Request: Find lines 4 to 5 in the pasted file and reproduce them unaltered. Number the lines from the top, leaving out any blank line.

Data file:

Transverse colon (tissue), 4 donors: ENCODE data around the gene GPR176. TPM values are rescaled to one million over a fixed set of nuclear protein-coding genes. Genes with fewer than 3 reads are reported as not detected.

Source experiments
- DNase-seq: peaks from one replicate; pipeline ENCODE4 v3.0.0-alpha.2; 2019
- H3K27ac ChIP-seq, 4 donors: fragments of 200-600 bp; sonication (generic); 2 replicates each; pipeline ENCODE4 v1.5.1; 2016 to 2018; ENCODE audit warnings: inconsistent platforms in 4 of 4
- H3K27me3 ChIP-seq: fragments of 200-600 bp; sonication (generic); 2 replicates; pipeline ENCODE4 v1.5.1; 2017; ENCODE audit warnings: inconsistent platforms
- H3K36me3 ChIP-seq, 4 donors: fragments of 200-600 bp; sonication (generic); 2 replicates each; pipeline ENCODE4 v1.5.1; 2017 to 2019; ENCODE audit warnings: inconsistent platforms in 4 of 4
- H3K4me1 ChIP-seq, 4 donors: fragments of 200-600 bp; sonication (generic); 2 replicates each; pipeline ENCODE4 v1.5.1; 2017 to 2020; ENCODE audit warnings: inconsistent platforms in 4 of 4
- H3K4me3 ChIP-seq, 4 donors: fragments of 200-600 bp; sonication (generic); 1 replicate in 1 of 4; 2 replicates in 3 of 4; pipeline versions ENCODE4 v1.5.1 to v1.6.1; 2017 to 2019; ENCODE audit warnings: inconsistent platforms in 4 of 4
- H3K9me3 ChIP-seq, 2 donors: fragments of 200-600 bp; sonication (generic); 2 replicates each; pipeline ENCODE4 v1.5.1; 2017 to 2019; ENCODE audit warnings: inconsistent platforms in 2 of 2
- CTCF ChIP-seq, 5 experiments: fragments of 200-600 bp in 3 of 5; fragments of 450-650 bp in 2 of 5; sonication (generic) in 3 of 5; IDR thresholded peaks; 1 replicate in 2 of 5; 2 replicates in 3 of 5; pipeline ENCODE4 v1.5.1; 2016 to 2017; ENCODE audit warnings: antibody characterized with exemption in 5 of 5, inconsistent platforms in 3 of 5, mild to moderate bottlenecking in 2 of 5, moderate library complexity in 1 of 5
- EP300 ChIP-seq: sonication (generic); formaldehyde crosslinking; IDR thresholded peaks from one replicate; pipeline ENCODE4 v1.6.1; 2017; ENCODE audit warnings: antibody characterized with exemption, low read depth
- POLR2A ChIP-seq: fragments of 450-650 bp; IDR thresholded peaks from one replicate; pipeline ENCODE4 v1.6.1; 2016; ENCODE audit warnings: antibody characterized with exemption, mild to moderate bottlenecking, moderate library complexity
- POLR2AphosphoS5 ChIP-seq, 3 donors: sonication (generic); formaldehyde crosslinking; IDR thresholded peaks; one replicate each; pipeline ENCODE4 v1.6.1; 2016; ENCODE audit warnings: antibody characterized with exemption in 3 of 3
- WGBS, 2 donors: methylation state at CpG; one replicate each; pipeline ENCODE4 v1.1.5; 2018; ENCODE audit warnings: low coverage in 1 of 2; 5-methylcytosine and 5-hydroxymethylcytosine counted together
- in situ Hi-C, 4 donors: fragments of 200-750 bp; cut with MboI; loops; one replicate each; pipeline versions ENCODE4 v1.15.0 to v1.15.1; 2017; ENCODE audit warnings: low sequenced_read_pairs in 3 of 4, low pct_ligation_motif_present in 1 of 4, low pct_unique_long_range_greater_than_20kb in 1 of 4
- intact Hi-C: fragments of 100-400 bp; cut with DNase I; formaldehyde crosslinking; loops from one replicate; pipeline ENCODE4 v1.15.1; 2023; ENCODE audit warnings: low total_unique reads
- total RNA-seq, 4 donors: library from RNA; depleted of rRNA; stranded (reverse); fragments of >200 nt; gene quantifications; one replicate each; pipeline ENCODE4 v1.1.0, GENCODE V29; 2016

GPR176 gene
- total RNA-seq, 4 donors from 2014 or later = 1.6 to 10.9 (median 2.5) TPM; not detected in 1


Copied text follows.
- H3K27ac ChIP-seq, 4 donors: fragments of 200-600 bp; sonication (generic); 2 replicates each; pipeline ENCODE4 v1.5.1; 2016 to 2018; ENCODE audit warnings: inconsistent platforms in 4 of 4
- H3K27me3 ChIP-seq: fragments of 200-600 bp; sonication (generic); 2 replicates; pipeline ENCODE4 v1.5.1; 2017; ENCODE audit warnings: inconsistent platforms